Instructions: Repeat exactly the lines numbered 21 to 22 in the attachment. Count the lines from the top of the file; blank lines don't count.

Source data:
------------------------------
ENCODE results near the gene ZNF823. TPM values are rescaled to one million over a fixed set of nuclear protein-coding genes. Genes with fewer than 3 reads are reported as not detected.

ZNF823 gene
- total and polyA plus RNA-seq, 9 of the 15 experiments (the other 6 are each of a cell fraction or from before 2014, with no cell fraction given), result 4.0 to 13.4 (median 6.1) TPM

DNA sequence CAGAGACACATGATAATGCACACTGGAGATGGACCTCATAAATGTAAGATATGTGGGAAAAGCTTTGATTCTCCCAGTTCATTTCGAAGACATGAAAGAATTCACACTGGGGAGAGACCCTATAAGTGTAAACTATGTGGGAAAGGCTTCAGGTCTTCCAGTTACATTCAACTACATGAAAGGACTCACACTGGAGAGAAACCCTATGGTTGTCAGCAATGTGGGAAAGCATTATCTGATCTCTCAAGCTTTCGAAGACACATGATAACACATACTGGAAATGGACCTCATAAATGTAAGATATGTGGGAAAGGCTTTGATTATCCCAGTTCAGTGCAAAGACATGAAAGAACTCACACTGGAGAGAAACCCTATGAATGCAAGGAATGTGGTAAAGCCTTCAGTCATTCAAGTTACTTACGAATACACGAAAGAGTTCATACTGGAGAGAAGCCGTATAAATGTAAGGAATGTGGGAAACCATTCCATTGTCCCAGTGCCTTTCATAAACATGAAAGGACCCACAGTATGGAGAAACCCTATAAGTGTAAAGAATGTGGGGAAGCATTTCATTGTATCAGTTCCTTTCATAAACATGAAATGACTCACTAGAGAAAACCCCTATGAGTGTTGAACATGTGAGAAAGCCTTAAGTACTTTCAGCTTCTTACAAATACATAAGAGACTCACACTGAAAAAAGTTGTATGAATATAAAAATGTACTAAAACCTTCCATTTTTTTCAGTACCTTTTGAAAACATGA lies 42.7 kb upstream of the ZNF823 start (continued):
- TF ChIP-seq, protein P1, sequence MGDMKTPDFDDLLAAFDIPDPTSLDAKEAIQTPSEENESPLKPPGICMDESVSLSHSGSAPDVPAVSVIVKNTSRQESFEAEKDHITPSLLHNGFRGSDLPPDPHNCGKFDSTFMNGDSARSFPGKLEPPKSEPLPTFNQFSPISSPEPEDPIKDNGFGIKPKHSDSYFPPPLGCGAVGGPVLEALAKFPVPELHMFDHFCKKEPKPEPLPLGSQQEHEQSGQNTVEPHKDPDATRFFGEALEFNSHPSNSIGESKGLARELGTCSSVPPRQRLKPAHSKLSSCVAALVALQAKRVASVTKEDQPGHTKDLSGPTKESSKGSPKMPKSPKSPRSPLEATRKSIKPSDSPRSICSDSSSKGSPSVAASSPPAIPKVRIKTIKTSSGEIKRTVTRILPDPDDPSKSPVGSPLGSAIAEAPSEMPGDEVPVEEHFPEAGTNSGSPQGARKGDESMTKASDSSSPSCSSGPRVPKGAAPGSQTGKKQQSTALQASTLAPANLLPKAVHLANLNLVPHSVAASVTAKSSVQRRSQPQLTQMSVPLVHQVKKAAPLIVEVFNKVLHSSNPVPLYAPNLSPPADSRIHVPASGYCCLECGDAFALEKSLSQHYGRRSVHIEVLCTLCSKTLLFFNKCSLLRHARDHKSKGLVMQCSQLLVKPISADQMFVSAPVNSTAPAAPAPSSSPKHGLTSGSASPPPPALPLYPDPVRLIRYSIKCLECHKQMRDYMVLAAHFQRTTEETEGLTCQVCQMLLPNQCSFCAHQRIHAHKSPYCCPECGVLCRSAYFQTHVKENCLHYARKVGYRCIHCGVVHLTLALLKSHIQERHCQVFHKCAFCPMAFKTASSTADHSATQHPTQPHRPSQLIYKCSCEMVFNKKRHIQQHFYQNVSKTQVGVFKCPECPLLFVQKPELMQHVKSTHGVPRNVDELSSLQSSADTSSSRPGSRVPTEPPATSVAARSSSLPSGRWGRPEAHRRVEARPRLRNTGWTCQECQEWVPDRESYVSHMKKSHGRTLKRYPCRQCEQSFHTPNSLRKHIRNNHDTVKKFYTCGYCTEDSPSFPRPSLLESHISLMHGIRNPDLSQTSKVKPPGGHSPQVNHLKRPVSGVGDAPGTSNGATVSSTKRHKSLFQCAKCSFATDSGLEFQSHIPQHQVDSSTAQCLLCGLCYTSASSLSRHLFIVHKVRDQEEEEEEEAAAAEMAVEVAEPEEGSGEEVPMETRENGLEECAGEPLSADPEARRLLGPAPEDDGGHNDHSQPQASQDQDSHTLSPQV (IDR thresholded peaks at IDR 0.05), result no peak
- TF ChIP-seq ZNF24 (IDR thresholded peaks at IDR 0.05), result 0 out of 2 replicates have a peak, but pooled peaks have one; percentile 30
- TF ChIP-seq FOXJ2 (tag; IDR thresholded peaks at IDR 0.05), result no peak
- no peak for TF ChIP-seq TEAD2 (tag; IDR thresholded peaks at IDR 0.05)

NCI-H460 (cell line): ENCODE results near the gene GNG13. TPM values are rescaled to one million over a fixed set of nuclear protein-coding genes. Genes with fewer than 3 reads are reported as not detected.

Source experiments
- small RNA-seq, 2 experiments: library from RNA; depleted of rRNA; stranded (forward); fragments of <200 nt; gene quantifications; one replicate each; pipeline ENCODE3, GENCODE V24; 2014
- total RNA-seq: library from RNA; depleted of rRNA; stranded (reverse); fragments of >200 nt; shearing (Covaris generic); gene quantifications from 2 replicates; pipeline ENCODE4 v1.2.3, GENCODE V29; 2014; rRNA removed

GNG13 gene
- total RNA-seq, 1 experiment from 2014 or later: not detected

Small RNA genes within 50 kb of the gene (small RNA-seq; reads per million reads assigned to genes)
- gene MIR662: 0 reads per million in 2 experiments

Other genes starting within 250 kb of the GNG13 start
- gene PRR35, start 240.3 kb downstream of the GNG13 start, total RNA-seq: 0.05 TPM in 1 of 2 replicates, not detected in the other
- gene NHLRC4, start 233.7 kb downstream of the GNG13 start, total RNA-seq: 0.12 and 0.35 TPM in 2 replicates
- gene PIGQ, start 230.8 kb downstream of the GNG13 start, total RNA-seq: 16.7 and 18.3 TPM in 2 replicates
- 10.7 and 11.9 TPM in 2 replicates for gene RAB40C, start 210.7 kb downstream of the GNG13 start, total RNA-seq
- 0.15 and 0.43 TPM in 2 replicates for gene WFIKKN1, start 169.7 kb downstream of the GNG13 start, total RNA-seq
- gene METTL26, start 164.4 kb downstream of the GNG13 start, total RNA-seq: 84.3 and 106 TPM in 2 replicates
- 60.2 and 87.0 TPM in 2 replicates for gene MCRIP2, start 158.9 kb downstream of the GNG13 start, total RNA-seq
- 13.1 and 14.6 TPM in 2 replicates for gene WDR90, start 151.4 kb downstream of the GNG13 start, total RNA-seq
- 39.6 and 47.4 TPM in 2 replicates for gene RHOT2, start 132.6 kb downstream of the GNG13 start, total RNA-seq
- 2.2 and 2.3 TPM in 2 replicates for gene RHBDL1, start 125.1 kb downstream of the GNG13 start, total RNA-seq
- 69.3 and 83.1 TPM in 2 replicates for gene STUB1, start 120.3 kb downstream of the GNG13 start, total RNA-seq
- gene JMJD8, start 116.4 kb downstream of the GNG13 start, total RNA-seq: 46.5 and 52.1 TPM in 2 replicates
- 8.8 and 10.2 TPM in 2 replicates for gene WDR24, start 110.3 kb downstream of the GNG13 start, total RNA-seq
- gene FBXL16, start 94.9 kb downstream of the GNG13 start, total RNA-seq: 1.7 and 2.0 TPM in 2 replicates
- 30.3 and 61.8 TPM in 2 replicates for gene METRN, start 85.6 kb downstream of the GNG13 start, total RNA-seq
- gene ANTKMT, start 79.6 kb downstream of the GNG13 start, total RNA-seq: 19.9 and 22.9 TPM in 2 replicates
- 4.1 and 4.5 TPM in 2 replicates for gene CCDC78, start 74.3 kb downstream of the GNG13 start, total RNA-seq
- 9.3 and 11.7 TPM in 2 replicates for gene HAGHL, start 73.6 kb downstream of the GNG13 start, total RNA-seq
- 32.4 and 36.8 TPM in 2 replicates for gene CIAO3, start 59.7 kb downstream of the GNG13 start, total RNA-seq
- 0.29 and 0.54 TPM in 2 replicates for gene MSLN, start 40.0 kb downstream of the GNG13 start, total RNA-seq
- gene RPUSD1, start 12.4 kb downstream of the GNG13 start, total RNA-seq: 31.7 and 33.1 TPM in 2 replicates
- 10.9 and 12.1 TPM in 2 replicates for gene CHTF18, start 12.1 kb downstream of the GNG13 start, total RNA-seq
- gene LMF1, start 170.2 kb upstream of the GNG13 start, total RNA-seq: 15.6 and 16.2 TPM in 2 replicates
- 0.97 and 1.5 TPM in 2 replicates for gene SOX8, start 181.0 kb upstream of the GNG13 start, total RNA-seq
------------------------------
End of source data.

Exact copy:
- 10.7 and 11.9 TPM in 2 replicates for gene RAB40C, start 210.7 kb downstream of the GNG13 start, total RNA-seq
- 0.15 and 0.43 TPM in 2 replicates for gene WFIKKN1, start 169.7 kb downstream of the GNG13 start, total RNA-seq